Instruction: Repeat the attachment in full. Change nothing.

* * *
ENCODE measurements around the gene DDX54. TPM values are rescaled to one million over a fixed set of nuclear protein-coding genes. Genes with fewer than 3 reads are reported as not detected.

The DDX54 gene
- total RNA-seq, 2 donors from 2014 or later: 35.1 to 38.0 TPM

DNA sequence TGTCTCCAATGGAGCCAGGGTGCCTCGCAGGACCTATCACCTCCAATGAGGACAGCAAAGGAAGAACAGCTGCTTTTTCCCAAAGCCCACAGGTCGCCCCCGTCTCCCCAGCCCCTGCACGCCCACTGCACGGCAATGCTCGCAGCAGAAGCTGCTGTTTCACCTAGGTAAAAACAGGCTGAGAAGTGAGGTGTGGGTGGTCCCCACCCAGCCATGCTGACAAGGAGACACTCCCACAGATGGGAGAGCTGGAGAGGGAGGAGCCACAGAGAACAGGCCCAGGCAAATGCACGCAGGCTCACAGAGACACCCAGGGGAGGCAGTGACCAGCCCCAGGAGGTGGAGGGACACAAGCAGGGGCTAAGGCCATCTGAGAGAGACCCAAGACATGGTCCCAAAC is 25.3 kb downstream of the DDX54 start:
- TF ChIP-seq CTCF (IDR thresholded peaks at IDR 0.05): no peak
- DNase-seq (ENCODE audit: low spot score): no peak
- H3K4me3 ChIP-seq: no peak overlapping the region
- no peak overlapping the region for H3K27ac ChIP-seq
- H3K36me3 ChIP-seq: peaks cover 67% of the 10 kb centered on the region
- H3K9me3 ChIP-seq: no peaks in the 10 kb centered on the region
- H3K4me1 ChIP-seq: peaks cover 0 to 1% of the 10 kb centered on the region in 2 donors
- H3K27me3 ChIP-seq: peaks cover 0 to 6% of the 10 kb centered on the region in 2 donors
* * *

ENCODE measurements around the gene DDX54. TPM values are rescaled to one million over a fixed set of nuclear protein-coding genes. Genes with fewer than 3 reads are reported as not detected.

The DDX54 gene
- total RNA-seq, 2 donors from 2014 or later: 35.1 to 38.0 TPM

DNA sequence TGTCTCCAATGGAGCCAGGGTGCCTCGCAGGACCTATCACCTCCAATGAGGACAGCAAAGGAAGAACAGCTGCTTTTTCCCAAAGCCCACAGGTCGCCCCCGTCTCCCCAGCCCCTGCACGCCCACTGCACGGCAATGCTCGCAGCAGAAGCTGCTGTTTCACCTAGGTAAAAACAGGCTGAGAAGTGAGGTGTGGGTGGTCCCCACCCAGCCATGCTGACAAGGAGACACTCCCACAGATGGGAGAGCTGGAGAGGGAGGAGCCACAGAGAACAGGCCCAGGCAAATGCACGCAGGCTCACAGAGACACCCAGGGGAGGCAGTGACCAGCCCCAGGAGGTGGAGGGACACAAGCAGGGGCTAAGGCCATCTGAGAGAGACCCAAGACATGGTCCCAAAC is 25.3 kb downstream of the DDX54 start:
- TF ChIP-seq CTCF (IDR thresholded peaks at IDR 0.05): no peak
- DNase-seq (ENCODE audit: low spot score): no peak
- H3K4me3 ChIP-seq: no peak overlapping the region
- no peak overlapping the region for H3K27ac ChIP-seq
- H3K36me3 ChIP-seq: peaks cover 67% of the 10 kb centered on the region
- H3K9me3 ChIP-seq: no peaks in the 10 kb centered on the region
- H3K4me1 ChIP-seq: peaks cover 0 to 1% of the 10 kb centered on the region in 2 donors
- H3K27me3 ChIP-seq: peaks cover 0 to 6% of the 10 kb centered on the region in 2 donors